“The smaller the intake, the more likely it is they will not open to more than key worker and vulnerable children.

“Those schools which have parents who can work from home, have one parent at home, or have parents who have researched and evaluated risk are more likely to not open wider than key worker and vulnerable pupils.

“Schools will have completed their risk assessments by now. Governors will have assessed these and in consultation with the headteacher will have decided to what extent they can open ‘safely’.”

The government has already confirmed there will not be sanctions for children whose parents are not comfortable sending them to school – most likely among families where someone in the household is considered ‘at risk’.

But it is not yet known if the same will apply to schools which refuse to open or whether final deadlines for opening this year will be imposed.

There is no statutory requirement for schools to inform the local authority on their plans, but the NEU has said it wanted schools re-opening on June 1 to inform parents by the end of the day on Friday, May 22, and to give parents seven days notice for those planning to open later than June 1.

Councillor Mary Evans, Suffolk County Council’s cabinet member for children’s services, education and skills, said: “Throughout the Covid-19 pandemic lockdown many schools, early years settings and colleges across Suffolk have been open for the children of key workers and vulnerable families.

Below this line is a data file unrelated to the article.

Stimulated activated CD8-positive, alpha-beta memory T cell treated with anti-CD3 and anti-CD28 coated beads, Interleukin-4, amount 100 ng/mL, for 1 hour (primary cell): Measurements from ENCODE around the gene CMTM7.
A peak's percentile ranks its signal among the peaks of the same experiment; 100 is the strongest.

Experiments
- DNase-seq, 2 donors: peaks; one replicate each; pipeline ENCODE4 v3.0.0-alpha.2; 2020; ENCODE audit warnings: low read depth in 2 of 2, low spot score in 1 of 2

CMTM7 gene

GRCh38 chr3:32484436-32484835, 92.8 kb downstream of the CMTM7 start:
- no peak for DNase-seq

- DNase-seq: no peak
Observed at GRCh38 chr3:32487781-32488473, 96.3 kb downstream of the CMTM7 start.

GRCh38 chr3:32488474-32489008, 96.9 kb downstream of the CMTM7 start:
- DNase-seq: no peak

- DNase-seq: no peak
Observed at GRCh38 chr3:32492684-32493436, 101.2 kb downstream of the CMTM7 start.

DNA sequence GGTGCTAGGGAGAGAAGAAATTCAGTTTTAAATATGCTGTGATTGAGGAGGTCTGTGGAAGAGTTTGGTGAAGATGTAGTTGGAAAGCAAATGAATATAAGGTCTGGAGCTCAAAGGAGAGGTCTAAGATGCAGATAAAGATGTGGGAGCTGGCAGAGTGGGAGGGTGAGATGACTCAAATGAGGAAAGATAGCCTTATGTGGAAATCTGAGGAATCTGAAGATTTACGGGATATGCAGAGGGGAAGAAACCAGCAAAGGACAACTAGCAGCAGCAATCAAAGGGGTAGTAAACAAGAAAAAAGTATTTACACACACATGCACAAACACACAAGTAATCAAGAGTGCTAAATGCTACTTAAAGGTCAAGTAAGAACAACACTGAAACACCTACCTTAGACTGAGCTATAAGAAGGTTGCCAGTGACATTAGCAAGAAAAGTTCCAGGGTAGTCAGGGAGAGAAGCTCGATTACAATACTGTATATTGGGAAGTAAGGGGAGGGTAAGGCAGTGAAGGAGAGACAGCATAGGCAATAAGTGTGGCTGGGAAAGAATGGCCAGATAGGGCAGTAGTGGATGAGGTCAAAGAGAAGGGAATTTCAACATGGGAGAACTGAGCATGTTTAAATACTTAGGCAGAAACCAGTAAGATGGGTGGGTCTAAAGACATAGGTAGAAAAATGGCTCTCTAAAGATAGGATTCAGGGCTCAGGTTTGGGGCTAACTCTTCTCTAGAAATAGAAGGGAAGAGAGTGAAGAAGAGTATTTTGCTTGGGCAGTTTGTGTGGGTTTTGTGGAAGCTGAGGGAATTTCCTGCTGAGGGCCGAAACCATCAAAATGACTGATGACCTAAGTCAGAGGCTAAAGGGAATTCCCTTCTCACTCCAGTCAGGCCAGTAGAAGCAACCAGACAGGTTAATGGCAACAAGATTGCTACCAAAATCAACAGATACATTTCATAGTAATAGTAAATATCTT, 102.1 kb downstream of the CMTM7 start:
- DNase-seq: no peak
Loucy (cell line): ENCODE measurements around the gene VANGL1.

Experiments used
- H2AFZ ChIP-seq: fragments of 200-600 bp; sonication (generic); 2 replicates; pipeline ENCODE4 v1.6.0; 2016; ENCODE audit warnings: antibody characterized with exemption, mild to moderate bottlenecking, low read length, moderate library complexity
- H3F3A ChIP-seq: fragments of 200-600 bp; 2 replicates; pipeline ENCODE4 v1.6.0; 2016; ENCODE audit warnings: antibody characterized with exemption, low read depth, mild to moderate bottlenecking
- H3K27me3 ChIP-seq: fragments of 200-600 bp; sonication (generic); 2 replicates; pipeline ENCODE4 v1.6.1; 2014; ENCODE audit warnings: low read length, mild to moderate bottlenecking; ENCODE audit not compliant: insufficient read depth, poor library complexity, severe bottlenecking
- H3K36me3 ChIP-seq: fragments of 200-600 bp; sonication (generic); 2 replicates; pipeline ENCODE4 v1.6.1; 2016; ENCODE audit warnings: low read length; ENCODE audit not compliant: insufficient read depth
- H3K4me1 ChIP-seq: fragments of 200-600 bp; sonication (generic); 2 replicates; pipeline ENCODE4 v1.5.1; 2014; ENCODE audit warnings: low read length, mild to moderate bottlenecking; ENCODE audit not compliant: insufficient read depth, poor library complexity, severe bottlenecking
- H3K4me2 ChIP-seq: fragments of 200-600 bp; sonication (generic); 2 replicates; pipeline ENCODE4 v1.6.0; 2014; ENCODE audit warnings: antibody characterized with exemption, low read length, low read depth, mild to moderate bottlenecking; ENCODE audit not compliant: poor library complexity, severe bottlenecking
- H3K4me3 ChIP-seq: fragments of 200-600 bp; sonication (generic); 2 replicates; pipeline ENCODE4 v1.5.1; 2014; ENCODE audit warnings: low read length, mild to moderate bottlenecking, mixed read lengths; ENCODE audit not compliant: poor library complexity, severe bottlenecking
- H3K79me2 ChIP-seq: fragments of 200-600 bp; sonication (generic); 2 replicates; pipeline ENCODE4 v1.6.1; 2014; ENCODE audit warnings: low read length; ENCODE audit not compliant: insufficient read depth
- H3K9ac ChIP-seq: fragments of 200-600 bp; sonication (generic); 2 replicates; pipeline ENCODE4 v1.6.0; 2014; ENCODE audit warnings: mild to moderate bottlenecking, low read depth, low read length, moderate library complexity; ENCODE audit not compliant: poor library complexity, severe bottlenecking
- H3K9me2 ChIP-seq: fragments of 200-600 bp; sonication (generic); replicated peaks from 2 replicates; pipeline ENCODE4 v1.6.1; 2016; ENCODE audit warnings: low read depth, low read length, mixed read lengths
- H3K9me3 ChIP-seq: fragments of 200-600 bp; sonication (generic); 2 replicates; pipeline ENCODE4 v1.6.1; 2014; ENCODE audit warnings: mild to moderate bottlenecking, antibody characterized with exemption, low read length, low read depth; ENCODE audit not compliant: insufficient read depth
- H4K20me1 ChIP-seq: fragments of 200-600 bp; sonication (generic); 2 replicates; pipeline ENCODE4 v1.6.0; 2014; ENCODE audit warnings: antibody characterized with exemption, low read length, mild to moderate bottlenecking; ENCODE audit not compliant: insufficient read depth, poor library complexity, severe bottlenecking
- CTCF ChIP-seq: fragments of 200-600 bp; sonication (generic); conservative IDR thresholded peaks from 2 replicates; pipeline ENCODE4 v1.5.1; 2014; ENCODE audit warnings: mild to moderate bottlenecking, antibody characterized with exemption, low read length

“We owe them a huge thank you for all they have done during these unprecedented times to educate and look after children throughout the county.

"Alongside remaining open, school and college leaders and their staff have worked hard to set up, from scratch, remote home learning for children during lockdown.

Suffolk County Council officers have been working very closely with leaders from the early years sector, schools and colleges throughout lockdown to support them in rising to the challenges posed by this crisis.

Our collaborative approach continues as together we work with primary sector leaders across Suffolk to support their plans to open for more children from June 1, based on the Government’s ambition.

“This has included working with school leaders to develop guidance on major issues such as risk assessment, which is being shared with all schools later this week. We are also helping them produce guidance for parents. I will be sending out a briefing to all my county councillor colleagues this week.

“This is a very complex situation and for all of us involved in the discussions, the fundamental priority has been the safety of the children and the staff.

“SCC officers have been talking with the local representatives of the unions as well as with officials from the Department for Education. For all of us at the county council it has been incredibly important to listen to the concerns of school leaders to enable us to understand how best to support them.

“We, of course, understand the anxieties of parents and staff which is why we are working so closely with primary school heads and the leaders of early years settings to help them prepare for a phase return of more children.

“The decision to welcome more children back will be based on robust risk assessment around pupil and staff safety in order to fulfil the Governments wider school attendance ambitions.”